change, grow, live – health and social care charity

How growing up in care and volunteering inspired me to write a novel

Louise Beech
Tuesday, 22nd November 2016

In this guest blog post,  Louise Beech, a volunteer for our subsidiary company Sova, recounts the experiences that led her to write her latest novel.

Today I received my childhood care records. Aged forty-five. For the first time. A folder with about sixty pages of almost-completely-faded typing and pale handwriting. It might have been more intense if I’d not already seen my sister’s - she applied just before me – but, still, it’s a curious experience to see four years of your childhood written up as reports and letters and meeting minutes. My siblings and I have applied for them - individually because privacy laws mean other people’s names are blacked out - as a way to try and piece together our memories. 

Our situation, however, is not quite like the many children who end up in care long-term. We had two parents. They simply couldn’t/didn’t want to take care of us intermittently over a long period of time, for multiple complex reasons. Some children are not even lucky enough to have their parents at all. Some children are born into care. They stay in the system until they’re eighteen. During this time their care could be insecure. They might live with multiple foster carers, have numerous social workers, and not even know their own families.

My own experiences are partly why I volunteered for Sova (Supporting Others Through Voluntary Action) back in 2008. This organisation runs an independent visitor’s service, whereby volunteers will befriend a child aged between five and seventeen who’s in care. This volunteer is there as someone in the child’s life, distinct from the professionals paid to support them. Someone on their side. Someone who takes them out regularly and does things they enjoy with them. Someone there just for them.

It was an immensely rewarding experience. I met my young girl, who was living with foster carers, and not seeing either parent. We slowly built a bond. She was shy at first, barely looking me in the eye, but every other week we went out on a Saturday, and eventually she came out of her shell. She’s an adult now, doing well, living independently, and we’re good friends.

As a writer, I always knew one day I’d like to explore somehow the difficulties children in care face. Show them in a true and honest and brave light, not in the clichéd and often derogatory way the media sometimes portray them. I wanted to create a fictional befriender organisation like Sova to show the power of volunteering with such a child.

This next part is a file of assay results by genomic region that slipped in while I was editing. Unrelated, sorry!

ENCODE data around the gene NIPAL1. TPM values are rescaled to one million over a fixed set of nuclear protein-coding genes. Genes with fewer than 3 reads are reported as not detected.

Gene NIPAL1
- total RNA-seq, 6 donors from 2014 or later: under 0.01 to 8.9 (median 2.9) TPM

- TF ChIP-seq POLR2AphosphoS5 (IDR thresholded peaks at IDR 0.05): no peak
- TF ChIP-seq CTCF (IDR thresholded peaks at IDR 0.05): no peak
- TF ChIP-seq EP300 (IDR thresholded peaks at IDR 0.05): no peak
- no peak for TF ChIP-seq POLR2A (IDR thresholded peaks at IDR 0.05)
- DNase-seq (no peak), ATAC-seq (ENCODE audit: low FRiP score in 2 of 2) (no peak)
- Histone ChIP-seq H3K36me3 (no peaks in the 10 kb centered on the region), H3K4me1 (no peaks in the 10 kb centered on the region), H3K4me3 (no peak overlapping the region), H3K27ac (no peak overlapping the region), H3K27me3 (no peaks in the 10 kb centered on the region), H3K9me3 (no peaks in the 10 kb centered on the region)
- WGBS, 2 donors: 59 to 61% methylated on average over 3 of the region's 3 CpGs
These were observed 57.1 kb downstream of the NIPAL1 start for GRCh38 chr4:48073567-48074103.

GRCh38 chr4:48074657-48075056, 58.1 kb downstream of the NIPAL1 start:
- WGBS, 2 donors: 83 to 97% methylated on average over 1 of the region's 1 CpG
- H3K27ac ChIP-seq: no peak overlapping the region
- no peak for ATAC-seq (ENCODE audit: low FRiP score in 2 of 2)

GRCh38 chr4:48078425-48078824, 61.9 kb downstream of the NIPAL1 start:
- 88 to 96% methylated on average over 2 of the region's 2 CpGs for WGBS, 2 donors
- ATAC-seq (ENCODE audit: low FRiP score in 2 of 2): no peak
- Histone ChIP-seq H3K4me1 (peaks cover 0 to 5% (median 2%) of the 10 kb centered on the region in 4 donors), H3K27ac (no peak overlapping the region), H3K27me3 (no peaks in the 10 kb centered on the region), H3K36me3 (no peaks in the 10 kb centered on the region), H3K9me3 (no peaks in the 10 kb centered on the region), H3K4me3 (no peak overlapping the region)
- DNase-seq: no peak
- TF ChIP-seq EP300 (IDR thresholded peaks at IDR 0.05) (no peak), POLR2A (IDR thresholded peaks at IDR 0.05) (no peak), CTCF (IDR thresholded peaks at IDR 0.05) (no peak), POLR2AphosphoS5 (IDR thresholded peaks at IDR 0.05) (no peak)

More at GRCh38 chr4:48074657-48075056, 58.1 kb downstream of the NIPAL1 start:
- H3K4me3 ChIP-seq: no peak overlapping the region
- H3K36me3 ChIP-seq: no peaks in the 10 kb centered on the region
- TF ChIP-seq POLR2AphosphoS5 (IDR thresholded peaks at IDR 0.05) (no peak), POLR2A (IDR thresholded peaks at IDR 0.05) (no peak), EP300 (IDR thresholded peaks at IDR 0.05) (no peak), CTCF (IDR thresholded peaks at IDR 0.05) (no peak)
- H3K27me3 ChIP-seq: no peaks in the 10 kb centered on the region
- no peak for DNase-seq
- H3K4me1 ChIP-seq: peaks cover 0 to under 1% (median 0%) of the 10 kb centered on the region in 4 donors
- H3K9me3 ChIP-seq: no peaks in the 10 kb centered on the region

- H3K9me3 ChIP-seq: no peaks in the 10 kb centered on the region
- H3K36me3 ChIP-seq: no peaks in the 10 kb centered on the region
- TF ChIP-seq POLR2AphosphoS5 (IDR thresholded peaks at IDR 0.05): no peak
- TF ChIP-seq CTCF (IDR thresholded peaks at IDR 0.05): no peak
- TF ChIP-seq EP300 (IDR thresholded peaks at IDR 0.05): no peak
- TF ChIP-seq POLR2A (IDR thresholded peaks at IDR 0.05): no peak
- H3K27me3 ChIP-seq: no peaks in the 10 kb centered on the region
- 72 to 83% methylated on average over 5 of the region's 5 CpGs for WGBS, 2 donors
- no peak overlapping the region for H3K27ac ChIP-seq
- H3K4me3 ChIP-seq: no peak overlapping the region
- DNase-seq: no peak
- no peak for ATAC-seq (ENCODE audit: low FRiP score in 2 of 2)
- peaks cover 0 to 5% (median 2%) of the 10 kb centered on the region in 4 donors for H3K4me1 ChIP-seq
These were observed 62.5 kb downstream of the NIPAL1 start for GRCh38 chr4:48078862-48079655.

My novel The Mountain in my Shoe, came to me when I learned about Lifebooks. This is a document created to give a child in care their history. While those of us with parents can get a narrative from them, children who move around a lot or don’t see their family might never have a full picture of their past. And this is so important. Our history can make us. It’s part of who we are. Every child deserves theirs.

And so I thought that a Lifebook - with all its entries from foster carers, parents, family, social workers - would be an incredible way to tell a story. In The Mountain in my Shoe, ten-year-old Conor - who’s been in care since birth - has gone missing. His befriender Bernadette and his foster carer Anne are searching desperately for him. We learn of Conor’s background via his Lifebook, which has also gone missing. I found this the perfect device, along with Conor’s own first person voice, to give the reader his past in absolute black and white.

I’ve had messages from readers saying they too would love to volunteer, as Bernadette does in the novel, so of course I’ve directed them to Sova. I’ve had messages from readers saying they were in care and they feel so happy that a child like them was given a distinct voice in the story. Luckily - as this was something I really hoped to do - I’ve also had social workers tell me they were glad to be portrayed in a positive light, since the media generally paint them rather cruelly.

But if writing this book means just one person decides to volunteer, or perhaps become a social worker, then I couldn’t be happier. Because just one person can make such a difference to a child like Conor.

The Mountain in my Shoe is available on Amazon, on Kobo and from Waterstones.
 

Read more about volunteering for CGL
Visit the Sova website
 

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